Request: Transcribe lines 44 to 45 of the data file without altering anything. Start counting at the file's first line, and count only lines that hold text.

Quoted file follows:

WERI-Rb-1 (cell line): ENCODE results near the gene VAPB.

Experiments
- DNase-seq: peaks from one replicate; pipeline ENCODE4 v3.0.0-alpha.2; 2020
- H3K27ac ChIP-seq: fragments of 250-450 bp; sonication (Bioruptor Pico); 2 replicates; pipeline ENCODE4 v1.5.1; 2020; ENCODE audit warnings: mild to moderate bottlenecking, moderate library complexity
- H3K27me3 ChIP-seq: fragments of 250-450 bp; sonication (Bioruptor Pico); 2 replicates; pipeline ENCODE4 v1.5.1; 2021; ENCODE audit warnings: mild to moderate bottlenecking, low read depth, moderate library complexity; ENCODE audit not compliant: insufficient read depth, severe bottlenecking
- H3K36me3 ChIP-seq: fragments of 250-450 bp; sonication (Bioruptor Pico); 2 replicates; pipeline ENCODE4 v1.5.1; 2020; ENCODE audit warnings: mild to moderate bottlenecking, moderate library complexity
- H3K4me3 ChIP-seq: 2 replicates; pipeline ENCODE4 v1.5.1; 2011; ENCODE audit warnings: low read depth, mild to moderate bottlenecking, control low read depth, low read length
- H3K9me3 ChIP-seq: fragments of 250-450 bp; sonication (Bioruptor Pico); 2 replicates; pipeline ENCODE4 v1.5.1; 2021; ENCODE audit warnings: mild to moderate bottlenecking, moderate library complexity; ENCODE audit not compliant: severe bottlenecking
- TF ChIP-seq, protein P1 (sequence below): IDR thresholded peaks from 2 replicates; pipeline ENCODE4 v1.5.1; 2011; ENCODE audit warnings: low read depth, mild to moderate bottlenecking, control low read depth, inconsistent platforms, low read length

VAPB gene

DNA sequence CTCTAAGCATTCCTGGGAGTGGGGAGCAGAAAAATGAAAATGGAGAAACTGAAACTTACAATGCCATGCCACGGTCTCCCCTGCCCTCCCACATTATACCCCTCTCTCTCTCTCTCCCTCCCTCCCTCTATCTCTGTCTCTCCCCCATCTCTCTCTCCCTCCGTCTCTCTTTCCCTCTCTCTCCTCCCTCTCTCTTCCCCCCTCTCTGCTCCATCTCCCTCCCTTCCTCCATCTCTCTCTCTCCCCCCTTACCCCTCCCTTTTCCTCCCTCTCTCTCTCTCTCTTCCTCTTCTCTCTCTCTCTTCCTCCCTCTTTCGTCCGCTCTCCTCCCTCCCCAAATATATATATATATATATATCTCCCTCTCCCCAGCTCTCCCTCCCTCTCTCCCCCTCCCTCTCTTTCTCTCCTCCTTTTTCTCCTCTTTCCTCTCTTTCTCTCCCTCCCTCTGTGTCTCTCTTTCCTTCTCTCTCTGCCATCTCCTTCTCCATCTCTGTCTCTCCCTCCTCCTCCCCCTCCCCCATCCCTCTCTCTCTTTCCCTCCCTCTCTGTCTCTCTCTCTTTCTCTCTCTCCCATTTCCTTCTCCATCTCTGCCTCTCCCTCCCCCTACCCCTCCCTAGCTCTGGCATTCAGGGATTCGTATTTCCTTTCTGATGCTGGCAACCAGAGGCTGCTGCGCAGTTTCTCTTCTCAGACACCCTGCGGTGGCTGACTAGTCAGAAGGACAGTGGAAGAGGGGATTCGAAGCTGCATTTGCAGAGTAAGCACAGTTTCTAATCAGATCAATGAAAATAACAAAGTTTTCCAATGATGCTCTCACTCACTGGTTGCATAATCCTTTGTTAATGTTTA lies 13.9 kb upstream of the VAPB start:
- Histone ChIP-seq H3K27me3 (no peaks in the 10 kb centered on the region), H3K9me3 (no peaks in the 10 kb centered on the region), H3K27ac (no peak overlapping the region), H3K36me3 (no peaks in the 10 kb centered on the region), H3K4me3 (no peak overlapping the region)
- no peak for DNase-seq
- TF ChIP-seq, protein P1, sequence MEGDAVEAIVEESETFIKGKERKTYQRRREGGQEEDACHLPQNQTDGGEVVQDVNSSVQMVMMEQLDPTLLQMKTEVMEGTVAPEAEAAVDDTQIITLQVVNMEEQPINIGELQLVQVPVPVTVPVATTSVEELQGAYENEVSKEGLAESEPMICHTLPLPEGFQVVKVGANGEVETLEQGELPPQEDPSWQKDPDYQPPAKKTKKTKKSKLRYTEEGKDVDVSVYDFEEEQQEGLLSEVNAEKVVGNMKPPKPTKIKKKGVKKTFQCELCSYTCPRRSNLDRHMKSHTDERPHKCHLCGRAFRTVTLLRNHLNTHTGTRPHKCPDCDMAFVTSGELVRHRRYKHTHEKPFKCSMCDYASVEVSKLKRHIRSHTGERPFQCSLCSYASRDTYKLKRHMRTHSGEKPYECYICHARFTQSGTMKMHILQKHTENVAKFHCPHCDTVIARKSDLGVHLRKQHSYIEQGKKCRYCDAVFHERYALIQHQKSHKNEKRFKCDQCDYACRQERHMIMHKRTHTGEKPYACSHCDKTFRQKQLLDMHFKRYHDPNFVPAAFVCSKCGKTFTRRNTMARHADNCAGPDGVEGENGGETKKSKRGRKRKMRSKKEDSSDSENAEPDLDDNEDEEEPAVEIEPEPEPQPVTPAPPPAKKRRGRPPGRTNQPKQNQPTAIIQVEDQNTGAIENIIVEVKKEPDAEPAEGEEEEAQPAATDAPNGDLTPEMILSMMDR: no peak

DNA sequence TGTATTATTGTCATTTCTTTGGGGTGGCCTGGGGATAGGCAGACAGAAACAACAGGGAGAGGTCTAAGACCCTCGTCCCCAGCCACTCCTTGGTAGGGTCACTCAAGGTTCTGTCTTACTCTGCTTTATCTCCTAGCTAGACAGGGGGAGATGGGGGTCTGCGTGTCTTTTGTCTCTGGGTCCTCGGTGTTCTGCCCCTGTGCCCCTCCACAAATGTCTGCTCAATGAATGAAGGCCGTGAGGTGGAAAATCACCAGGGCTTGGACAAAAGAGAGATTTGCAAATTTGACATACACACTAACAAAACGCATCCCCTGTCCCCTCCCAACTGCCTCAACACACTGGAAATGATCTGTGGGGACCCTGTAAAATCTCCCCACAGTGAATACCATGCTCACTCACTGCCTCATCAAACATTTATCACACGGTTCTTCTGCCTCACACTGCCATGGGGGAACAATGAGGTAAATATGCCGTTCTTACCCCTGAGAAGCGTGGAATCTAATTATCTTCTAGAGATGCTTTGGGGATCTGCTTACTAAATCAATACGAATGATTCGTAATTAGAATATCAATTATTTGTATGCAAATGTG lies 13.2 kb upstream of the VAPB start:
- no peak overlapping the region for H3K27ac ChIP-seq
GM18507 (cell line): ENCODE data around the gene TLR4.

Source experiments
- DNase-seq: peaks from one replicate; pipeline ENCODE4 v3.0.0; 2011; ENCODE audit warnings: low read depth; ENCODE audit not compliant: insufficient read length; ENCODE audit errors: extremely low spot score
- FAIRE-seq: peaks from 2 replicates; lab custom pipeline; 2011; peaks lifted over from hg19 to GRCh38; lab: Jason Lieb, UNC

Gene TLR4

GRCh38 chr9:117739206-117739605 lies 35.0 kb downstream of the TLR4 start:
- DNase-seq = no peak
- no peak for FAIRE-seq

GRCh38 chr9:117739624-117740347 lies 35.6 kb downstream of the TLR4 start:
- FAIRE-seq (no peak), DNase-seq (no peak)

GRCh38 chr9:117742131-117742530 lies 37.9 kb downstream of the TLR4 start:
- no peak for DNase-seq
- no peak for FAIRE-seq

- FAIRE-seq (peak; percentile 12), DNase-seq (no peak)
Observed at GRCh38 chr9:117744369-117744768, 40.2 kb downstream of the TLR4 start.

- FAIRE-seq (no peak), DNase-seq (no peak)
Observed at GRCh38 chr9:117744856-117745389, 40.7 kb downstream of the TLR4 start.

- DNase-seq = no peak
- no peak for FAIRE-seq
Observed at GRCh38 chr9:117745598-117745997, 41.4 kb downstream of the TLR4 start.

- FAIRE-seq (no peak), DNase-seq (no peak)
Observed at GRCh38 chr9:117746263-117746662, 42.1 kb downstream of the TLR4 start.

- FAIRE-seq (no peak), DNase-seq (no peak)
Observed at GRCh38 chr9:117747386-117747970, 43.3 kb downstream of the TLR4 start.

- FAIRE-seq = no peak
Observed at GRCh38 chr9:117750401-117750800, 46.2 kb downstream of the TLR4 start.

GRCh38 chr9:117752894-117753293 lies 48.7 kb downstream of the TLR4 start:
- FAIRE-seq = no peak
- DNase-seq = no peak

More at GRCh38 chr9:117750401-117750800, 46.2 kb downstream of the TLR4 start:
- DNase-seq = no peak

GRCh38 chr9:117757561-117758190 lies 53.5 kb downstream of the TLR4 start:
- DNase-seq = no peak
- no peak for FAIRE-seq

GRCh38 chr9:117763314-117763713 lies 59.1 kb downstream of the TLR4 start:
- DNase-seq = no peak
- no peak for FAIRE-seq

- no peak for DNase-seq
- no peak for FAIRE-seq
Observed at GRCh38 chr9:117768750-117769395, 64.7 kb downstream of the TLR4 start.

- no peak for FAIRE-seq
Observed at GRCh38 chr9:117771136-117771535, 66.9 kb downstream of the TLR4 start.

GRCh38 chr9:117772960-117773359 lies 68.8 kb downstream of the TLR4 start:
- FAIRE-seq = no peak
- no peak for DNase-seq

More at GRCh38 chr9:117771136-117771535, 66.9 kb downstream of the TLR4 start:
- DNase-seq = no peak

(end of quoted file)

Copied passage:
- FAIRE-seq = no peak
- DNase-seq = no peak